- freely available
Nutrients 2011, 3(3), 317-329; doi:10.3390/nu3030317
Abstract: In this work, the efficacy of fig syrup, a Mediterranean fig derivative, as a nutraceutical supplement, was demonstrated. Fig syrup is a fruit concentrate used as a common ingredient in the preparation of typical foods, and particularly in cakes. In vitro assays were performed to determine the amount of nutraceutical ingredients, such as phenolic compounds (3.92 mg equivalent of gallic acid per g) and flavonoids (0.35 mg equivalent of catechin per g), while HPLC analyses provided specific information about the composition of antioxidants in the syrup. Furthermore, total antioxidant activity, scavenging properties against DPPH and peroxyl radicals, and the anticholinesterase activity, clearly showed the efficacy of the syrup in preventing damage induced by free radicals and, thus, the applicability of this food derivative as a nutraceutical supplement.
The Mediterranean diet has been reported to promote health and quality of life in those who adhere to it, specifically by preventing pathophysiological conditions related to coronary heart disease and cancer . The high consumption of natural antioxidants, achieved by consuming salads, vegetables, fruits, and their derived products, is generally considered to be a major beneficial contributor to the Mediterranean diet . Various diseases including arthritis, cirrhosis, emphysema, atherosclerosis and cancer are believed to be correlated with the oxidative damage induced by these free radicals .
Antioxidants may offer resistance to oxidative stress by scavenging free radicals, inhibiting lipid peroxidation, etc., and thus prevent the onset of deadly diseases. Apart from the antioxidants synthesized naturally, the body requires a supplement of dietary antioxidants, which can be obtained only by the consumption of an antioxidant-rich diet .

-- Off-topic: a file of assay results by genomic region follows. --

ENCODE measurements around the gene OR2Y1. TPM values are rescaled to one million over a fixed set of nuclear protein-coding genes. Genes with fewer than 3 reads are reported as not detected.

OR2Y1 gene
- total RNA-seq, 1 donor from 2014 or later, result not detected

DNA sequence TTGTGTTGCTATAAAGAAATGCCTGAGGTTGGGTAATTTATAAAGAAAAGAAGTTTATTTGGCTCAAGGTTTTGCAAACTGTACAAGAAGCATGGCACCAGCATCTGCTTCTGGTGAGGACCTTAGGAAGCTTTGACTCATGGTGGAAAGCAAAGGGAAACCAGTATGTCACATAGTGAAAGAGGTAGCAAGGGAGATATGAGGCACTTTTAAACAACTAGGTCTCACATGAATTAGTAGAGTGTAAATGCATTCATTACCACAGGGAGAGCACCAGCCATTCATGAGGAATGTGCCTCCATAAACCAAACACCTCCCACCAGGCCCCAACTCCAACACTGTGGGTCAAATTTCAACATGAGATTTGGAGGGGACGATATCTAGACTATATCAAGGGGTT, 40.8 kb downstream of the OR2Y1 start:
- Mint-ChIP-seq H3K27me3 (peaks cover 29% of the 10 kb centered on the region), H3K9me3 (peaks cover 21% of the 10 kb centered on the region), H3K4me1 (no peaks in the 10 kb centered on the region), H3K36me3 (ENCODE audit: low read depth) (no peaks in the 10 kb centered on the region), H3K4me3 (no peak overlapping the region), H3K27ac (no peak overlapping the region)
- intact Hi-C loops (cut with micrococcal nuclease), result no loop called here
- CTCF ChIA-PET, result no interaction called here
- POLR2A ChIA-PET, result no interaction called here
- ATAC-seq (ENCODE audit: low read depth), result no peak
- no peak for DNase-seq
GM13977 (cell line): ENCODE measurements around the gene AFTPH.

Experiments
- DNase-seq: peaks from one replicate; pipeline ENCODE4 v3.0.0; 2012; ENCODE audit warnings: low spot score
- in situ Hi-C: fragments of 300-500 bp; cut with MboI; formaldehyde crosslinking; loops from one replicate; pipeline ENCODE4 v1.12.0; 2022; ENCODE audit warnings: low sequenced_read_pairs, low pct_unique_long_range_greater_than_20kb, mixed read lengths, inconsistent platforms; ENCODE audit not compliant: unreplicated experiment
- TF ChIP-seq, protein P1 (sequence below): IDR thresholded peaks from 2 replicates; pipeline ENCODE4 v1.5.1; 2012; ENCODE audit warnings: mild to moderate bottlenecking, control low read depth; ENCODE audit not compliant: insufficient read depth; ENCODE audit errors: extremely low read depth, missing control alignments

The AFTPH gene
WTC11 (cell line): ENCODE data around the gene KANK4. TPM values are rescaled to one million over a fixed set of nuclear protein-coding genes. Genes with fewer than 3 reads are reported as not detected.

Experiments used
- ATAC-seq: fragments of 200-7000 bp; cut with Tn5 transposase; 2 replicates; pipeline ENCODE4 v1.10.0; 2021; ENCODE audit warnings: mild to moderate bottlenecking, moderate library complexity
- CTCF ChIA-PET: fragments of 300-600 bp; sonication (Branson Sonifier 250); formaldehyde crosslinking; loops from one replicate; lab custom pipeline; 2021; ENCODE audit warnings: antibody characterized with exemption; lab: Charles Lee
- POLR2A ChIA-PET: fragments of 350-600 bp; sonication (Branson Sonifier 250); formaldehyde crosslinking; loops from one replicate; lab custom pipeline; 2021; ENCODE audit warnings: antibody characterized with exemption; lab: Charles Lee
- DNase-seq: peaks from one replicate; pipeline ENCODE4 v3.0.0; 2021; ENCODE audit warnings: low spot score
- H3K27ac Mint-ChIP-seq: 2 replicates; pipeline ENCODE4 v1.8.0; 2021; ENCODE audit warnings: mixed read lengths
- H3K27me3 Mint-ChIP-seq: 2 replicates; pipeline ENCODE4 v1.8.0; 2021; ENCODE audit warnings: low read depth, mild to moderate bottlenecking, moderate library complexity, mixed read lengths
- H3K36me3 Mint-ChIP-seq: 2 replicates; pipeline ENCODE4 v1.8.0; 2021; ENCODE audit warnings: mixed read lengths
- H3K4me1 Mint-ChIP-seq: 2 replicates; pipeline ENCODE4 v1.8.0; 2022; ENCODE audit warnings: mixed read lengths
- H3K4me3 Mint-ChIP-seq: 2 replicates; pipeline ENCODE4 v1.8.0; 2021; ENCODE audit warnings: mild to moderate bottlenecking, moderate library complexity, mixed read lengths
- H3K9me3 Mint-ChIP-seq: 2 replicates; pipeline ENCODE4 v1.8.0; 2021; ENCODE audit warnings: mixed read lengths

Thus, the ingestion of antioxidative supplements or foods containing antioxidants is now widely considered an effective strategy to reduce oxidative damage and exert a beneficial effect on human health [7,8,9].
Vegetables are good sources of natural antioxidants, such as carotenoids, vitamins, flavonoids, and other phenolics compounds [10,11,12]. Many studies show that daily consumption of fruits and vegetables is associated with reduced risks for chronic degenerative diseases, because they contribute polyphenols as well as antioxidant vitamins to the diet . Attention has therefore been focused in recent years on antioxidant products from natural sources, which are very attractive to the food industry, prompting their use as replacements for synthetic antioxidants and also as nutraceuticals, playing a role in preventing many diseases .
Fig is one of the most abundant fruits in the Mediterranean diet  and an artisan derivative of this fruit is “Fig Syrup”, a typical Calabrian food product made by boiling and concentrating fresh figs (generally the cultivar is Ficus carica also known as “Fico Dottato Calabrese”) in water, without adding any other ingredient. The obtained product is a dense syrup characterized by its brown color, sweet taste and smell. It is widely found in the Mediterranean region, and in Italy the production area matches the old “Kingdom of the Two Sicilies”. For a long time in Calabria, it has been a common ingredient for the preparation of typical foods and for cakes in particular.